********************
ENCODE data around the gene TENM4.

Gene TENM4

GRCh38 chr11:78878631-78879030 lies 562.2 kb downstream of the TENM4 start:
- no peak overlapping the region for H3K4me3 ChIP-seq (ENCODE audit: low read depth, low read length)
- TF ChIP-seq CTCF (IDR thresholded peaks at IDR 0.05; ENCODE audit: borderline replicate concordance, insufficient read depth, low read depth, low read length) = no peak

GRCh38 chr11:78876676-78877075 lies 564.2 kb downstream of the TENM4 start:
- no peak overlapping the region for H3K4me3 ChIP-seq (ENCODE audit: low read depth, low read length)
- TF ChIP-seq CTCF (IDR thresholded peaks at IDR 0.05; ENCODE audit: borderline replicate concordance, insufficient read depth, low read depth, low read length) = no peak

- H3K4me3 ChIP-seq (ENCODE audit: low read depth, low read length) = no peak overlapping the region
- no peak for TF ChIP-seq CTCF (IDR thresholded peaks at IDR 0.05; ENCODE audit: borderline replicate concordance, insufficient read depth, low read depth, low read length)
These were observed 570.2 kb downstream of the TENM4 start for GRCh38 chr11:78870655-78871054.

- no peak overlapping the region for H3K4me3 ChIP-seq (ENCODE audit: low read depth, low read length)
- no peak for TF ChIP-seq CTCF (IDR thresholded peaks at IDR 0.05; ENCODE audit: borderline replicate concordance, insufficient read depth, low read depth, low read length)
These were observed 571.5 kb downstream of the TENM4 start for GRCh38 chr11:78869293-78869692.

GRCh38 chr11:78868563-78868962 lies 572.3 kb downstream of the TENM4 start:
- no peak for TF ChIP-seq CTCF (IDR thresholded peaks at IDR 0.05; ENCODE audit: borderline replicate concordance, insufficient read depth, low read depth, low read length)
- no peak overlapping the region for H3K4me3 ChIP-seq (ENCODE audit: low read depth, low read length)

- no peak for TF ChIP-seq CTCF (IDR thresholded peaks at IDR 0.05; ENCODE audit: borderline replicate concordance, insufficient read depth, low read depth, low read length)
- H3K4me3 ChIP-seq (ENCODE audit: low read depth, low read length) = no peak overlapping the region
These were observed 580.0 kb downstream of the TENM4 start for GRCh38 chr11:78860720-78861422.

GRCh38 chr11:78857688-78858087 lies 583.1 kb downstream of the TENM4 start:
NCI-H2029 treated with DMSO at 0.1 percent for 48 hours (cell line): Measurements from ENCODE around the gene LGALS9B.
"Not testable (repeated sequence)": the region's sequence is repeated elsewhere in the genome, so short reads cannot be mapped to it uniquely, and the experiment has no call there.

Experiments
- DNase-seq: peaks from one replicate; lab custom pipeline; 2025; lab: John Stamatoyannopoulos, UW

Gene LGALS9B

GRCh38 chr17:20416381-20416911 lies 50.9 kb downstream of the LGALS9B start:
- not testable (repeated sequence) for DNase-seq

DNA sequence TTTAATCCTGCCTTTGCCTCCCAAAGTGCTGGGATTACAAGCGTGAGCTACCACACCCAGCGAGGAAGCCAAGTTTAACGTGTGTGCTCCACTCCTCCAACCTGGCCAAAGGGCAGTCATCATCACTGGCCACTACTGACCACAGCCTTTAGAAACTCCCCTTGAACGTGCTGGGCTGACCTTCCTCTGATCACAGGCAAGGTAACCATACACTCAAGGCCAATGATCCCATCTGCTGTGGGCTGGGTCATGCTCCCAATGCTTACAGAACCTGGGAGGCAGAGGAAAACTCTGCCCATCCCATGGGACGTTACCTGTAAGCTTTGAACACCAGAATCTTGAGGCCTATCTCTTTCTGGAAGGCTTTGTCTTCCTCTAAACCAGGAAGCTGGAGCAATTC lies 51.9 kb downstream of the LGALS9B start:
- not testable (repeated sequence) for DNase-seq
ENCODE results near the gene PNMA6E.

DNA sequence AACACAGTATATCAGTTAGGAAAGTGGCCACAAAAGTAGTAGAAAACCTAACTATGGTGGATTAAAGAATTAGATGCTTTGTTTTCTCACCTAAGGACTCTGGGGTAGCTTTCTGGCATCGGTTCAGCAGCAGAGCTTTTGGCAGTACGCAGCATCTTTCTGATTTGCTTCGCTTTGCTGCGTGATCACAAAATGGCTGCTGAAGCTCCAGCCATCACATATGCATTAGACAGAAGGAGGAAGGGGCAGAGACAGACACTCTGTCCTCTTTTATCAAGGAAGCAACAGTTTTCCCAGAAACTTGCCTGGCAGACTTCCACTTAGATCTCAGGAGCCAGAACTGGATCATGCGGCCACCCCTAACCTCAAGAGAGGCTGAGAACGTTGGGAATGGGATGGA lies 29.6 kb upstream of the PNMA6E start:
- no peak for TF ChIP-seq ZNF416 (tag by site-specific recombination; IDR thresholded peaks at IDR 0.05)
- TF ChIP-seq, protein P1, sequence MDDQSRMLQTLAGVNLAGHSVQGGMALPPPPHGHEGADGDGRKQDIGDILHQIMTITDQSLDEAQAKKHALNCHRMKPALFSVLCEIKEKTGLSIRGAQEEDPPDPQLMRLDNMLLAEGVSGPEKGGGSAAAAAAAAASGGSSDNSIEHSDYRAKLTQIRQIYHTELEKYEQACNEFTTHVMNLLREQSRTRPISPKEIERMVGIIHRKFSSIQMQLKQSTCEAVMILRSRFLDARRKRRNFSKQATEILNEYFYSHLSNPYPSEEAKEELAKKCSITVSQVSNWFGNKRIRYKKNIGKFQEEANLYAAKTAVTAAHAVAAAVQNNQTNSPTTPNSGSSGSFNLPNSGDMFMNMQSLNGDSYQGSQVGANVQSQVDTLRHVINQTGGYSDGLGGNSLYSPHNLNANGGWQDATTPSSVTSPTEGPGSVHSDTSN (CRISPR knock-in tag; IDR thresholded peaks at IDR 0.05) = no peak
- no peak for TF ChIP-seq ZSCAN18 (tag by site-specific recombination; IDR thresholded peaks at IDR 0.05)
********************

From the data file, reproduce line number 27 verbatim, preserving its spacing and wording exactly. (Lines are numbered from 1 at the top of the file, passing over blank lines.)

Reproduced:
GRCh38 chr17:20416381-20416911 lies 50.9 kb downstream of the LGALS9B start: